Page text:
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HEROIC STANZAS

CONSECRATED

TO THE MEMORY OF

HIS HIGHNESS OLIVER,

LATE LORD PROTECTOR OF THIS COMMONWEALTH

WRITTEN AFTER THE CELEBRATING OF HIS FUNERAL.

I.
And now 'tis time; for their officious haste,

Who would before have borne him to the sky,
Like eager Romans, ere all rites were past,
Did let too soon the sacred eagle fly.*

II.
Though our best notes are treason to his fame,

Joined with the loud applause of public voice; Since heaven, what praise we offer to his name, Hath rendered too authentic by its choice.

III.
Though in his praise no arts can liberal be,

Since they, whose muses have the highest flown, Add not to his immortal memory,

But do an act of friendship to their own:

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IV.
Yet 'tis our duty, and our interest too,

Such monuments as we can build to raise ; Lest all the world prevent what we should do,

And claim a title in him by their praise.

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How shall I then begin, or where conclude,

To draw a fame so truly circular ?
For in a round, what order can be shewed,
Where all the parts so equal perfect are?

VI.
His grandeur he derived from heaven alone;

For he was great, ere fortune made him so: And wars, like mists that rise against the sun, Made him but greater seem, not greater grow.

VII.
No borrowed bays his temples did adorni,

But to our crown he did fresh jewels bring;
Nor was his virtue poisoned soon as born,
With the too early thoughts of being king:

VIII. Fortune, (that easy mistress to the

young,
But to her ancient servants coy and hard,)
Him at that age her favourites ranked among,
When she her best-loved Pompey did discard. *

IX.
He, private, marked the faults of others'

sway, And set as sea-marks for himself to shun; Not like rash monarchs, who their youth betray

By acts their age too late would wish undone.

* Note II.

X.
And yet dominion was not his design;

We owe that blessing, not to him, but heaven,
Which to fair acts unsought rewards did join;
Rewards, that less to him, than us, were given.

XI.
Our former chiefs, like sticklers of the war,

First sought to inflame the parties, then to poise:
The quarrel loved, but did the cause abhor;
And did not strike to hurt, but make a noise.

XII.
War, our consumption, was their gainful trade;

We inward bled, whilst they prolonged our pain;
He fought to end our fighting, and essayed
To staunch the blood, by breathing of the vein.

XIII.
Swift and resistless through the land he past,

Like that bold Greek, who did the East subdue;
And made to battles such heroic haste,
As if on wings of victory he flew.

XIV.
He fought, secure of fortune as of fame,

Till by new maps the island might be shewn;
Of conquests, which he strewed where'er he came,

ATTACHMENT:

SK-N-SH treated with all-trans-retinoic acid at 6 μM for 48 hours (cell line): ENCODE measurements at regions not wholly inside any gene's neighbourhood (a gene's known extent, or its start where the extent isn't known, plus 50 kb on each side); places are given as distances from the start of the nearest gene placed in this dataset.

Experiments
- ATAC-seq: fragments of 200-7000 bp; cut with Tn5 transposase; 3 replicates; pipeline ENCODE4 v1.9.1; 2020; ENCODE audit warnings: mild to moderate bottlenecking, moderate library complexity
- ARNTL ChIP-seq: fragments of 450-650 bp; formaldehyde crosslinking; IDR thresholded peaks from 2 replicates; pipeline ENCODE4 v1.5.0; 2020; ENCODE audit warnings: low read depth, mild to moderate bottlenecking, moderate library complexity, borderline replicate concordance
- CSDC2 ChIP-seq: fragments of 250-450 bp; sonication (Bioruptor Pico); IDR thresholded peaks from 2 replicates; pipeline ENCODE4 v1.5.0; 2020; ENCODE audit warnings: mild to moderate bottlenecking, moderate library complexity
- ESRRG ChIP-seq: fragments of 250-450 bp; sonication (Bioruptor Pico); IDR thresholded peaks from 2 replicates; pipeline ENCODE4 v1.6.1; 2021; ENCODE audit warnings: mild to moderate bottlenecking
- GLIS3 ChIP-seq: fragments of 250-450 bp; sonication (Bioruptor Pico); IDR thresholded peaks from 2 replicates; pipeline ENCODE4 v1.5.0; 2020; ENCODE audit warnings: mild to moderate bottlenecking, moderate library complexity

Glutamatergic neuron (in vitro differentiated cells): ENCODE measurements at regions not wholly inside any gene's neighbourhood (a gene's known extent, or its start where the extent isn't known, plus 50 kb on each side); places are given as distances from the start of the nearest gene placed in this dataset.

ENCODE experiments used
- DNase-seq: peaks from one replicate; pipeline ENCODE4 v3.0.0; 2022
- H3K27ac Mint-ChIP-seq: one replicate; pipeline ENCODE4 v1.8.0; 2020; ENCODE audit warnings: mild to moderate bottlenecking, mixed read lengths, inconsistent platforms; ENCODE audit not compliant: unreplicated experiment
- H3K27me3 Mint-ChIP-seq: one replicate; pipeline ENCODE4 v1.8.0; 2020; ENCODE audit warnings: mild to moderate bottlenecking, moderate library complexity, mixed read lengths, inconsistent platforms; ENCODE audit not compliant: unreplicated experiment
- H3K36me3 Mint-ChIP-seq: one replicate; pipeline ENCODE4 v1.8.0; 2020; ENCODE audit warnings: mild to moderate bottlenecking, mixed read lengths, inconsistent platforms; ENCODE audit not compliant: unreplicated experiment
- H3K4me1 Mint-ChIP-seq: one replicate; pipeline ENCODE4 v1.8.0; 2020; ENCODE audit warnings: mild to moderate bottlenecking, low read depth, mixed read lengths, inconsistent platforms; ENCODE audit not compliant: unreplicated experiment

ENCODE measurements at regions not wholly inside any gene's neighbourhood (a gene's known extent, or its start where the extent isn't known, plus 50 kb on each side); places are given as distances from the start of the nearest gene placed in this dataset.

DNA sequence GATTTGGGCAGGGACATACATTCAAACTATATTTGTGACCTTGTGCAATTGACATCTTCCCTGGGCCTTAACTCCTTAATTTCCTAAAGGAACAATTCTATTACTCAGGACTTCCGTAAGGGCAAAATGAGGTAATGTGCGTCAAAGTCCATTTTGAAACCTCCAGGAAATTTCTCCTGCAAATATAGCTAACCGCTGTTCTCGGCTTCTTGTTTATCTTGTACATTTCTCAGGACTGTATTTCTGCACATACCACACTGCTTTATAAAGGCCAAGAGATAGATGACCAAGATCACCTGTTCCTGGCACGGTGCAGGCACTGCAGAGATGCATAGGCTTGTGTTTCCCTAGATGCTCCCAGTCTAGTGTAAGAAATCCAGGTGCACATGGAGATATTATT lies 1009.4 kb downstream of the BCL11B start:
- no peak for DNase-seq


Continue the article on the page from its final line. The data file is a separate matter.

Thick as the galaxy with stars is sown. I

XV.
His palms, though under weights they did not stand,

Still thrived; || no winter could his laurels fade:
Heaven, in his portrait, shewed a workman's hand,

And drew it perfect, yet without a shade.

1

* Note III.

+ Note IV.

| Note V.

|| Note VI.

XVI.
Peace was the prize of all his toil and care,

Which war had banished, and did now restore:
Bolognia's walls thus mounted in the air,
To seat themselves more surely than before. *

XVII.
Her safety rescued Ireland to him owes; †

And treacherous Scotland, to no interest true,
Yet blest that fate which did his arms dispose
Her land to civilize, as to subdue. I

XVIII.
Nor was he like those stars which only shine,

When to pale mariners they storms portend;
He had his calmer influence, and his mien

Did love and majesty together blend,

XIX.

'Tis true, his countenance did imprint an awe,

And naturally all souls to his did bow;
As wands of divination downward draw,
And point to beds where sovereign gold doth grow.

XX.
When past all offerings to Feretrian Jove, $

He Mars deposed, and arms to gowns made yield; Successful councils did him soon approve,

As fit for close intrigues, as open field.

* Note VII, + Note VIII. Note IX. Il Note X.

§ To which deity the Romans usually sacrificed before marche ing to war, according to an ancient institution of Romulus,

XXI.
To suppliant Holland he vouchsafed a peace,

Our once boid rival of the British main;
Now tamely glad her unjust claim to cease,
And buy our friendship with her idol, gain. *

XXII. Fame of the asserted sea, through Europe blown,

Made France and Spain ambitious of his love; Each knew that side must conquer he would own, And for him fiercely, as for empire, strove.

XXIII. No sooner was the Frenchman's cause embraced, Than the light Monsieur the grave Don out

weighed:t His fortune turned the scale where'er 'twas cast, Though Indian mines w.ge in the other laid.

XXIV.
When absent, yet we conquered in his right;

For, though some meaner artist's skill were shown,
In mingling colours, or in placing light,
Yet still the fair designment was his own.

XXV.
For, from all tempers he could service draw;

The worth of each, with its alloy, he knew;
And, as the confident of Nature, saw
How she complexions did divide and brew. I

XXVI.
Or he their single virtues did survey,

By intuition, in his own large breast;
Where all the rich ideas of them lay,
That were the rule and measure to the rest.
Note XI. + Note XII.

| Note XIII.

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